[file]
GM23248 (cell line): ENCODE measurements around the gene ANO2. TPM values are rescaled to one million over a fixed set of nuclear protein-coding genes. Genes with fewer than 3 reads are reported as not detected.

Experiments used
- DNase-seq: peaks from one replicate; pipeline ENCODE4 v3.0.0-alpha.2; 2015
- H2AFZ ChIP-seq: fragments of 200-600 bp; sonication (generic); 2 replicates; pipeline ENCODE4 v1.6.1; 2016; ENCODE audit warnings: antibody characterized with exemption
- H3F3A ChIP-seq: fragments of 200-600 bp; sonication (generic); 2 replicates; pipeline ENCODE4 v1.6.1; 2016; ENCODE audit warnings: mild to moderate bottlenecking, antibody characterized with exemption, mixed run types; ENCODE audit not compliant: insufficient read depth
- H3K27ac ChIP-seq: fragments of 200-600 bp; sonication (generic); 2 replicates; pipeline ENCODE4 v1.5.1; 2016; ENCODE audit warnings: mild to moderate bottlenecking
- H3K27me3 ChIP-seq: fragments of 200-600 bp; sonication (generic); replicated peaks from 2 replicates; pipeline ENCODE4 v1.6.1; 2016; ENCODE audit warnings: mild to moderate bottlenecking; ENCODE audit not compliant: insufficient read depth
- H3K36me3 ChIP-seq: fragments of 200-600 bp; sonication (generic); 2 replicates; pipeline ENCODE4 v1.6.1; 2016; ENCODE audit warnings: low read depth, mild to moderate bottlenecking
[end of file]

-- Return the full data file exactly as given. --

GM23248 (cell line): ENCODE measurements around the gene ANO2. TPM values are rescaled to one million over a fixed set of nuclear protein-coding genes. Genes with fewer than 3 reads are reported as not detected.

Experiments used
- DNase-seq: peaks from one replicate; pipeline ENCODE4 v3.0.0-alpha.2; 2015
- H2AFZ ChIP-seq: fragments of 200-600 bp; sonication (generic); 2 replicates; pipeline ENCODE4 v1.6.1; 2016; ENCODE audit warnings: antibody characterized with exemption
- H3F3A ChIP-seq: fragments of 200-600 bp; sonication (generic); 2 replicates; pipeline ENCODE4 v1.6.1; 2016; ENCODE audit warnings: mild to moderate bottlenecking, antibody characterized with exemption, mixed run types; ENCODE audit not compliant: insufficient read depth
- H3K27ac ChIP-seq: fragments of 200-600 bp; sonication (generic); 2 replicates; pipeline ENCODE4 v1.5.1; 2016; ENCODE audit warnings: mild to moderate bottlenecking
- H3K27me3 ChIP-seq: fragments of 200-600 bp; sonication (generic); replicated peaks from 2 replicates; pipeline ENCODE4 v1.6.1; 2016; ENCODE audit warnings: mild to moderate bottlenecking; ENCODE audit not compliant: insufficient read depth
- H3K36me3 ChIP-seq: fragments of 200-600 bp; sonication (generic); 2 replicates; pipeline ENCODE4 v1.6.1; 2016; ENCODE audit warnings: low read depth, mild to moderate bottlenecking